New campus transit system launched
Correction appendedA new integrated campus transit system, TigerTransit, was launched Monday after a year of discussion between the Graduate Student Government (GSG), the USG and the Office of Parking and Transportation.
The free service, officially announced in November by Director of Transportation and Parking Services Kim Jackson, addresses the concerns of graduate students and Forbesians by adding five new lines that replace the three existing shuttle lines and the P-Rides Campus Shuttle. It also offers extended hours and an on-demand service.
This marks a significant departure from the previous system, in which only the Green Line serviced graduate housing, and grievances with the shuttle system spurred more than 350 Forbesians to sign an online petition in April 2008 requesting a shuttle stop at their residential college.
Numerous changes are geared specifically toward graduate students. An “express line” now runs from 8 a.m. to 11 a.m. and 5 p.m. to 7 p.m., transporting commuters from the Graduate College, Lawrence Apartments and the Hibben/Magie Apartments to academic buildings on the eastern side of campus.
Additionally, a Campus Circulator now serves the Graduate College and Hibben/Magie Apartments from 9 p.m. to midnight.
Other new lines include the Forrestal/Princeton Plasma Physics Laboratory Line to the Forrestal Campus and Millstone Apartments, and the West Line, which offers daily service to local shopping centers, Canal Pointe Boulevard and Princeton Theological Seminary. The Central Line travels from Lot 23 up Elm Drive, and the East Line goes from Butler Apartments, along Faculty and Washington roads, and around the Friend Center.
Though not all of these improvements, such as the West Line, are yet in place, the on-demand service is now active. A 14-passenger bus will arrive to transport users to any campus location or to the Princeton Junction train station within 10 minutes of a call requesting a ride. There are now three such buses, one operating from 9 p.m. to 2 a.m. and the other two from 10 p.m. to 3 a.m. every night.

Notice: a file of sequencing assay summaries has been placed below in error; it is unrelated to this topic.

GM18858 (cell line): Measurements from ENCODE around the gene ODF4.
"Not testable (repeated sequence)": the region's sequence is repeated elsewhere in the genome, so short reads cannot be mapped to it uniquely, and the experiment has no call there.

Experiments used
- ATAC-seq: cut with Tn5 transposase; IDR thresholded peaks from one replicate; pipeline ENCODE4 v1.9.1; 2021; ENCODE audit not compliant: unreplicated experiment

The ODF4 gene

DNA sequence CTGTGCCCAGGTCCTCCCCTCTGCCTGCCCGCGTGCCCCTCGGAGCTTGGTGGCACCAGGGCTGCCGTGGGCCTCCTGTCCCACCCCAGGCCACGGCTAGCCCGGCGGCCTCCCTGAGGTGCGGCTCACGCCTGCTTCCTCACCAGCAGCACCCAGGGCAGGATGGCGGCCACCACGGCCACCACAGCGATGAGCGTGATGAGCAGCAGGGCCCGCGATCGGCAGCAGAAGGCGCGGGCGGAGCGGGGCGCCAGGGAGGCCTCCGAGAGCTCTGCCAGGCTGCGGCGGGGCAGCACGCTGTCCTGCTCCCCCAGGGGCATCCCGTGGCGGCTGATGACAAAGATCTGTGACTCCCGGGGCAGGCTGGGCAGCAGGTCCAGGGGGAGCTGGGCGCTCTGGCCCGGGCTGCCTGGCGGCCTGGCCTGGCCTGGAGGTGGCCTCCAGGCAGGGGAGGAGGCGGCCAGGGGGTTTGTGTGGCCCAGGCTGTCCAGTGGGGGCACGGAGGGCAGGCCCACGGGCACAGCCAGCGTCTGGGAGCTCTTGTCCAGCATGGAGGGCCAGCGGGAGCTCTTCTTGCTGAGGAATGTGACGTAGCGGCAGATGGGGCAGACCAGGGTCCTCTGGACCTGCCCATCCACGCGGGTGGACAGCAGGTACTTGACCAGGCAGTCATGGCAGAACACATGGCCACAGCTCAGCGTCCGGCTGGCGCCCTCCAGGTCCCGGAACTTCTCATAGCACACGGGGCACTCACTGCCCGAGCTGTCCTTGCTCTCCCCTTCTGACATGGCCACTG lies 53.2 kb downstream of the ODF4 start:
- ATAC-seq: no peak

Additional improvements include connections to New Jersey Transit and the Princeton Borough FreeB shuttle and stops with more bus shelters.
Besides expanding routes, the system is designed to help the University reduce by 10 percent the number of cars on campus daily by the year 2020, one of the goals of the Sustainability Plan.
“The system will be efficient and reliable,” Jackson said, “so we’re hoping that [graduate] students will no longer feel that they have to drive.”
The buses, which currently run on diesel fuel, will be replaced by buses using B20 biodiesel fuel and featuring low floors and bike racks by September. The diesel buses will then be used as spares.
For this new system, budgeted at $3.2 million, the University entered into a 5.5-year contract with First Transit instead of using A-1 Limousine, the current provider for the P-Rides Campus Shuttle, because of cost considerations, Jackson said.
Jackson also noted that the current financial climate has not caused the University to scale back the program.
“It was unaffected because the University was very gracious about making sure there were funds available,” she said.
Jackson added that she is “certain that the University is and will remain committed to the service.”
Undergraduate students were generally content with the improved services.
“I can see myself using it when it’s freezing and class is far away,” Ashton Miller ’12, a Forbes resident, said.
Forbesian Will Ellis ’12 noted that the new service from Princeton Junction train station will be particularly helpful to him.
“Coming back from the city, for example, it’ll be really convenient not to have to worry about arriving before the Dinky stops operating,” he explained. “Other than that, though, I will probably just keep walking to class.”
Correction: A previous version of this article failed to mention that the USG collaborated with the GSG and the transportation department on launching TigerTransit.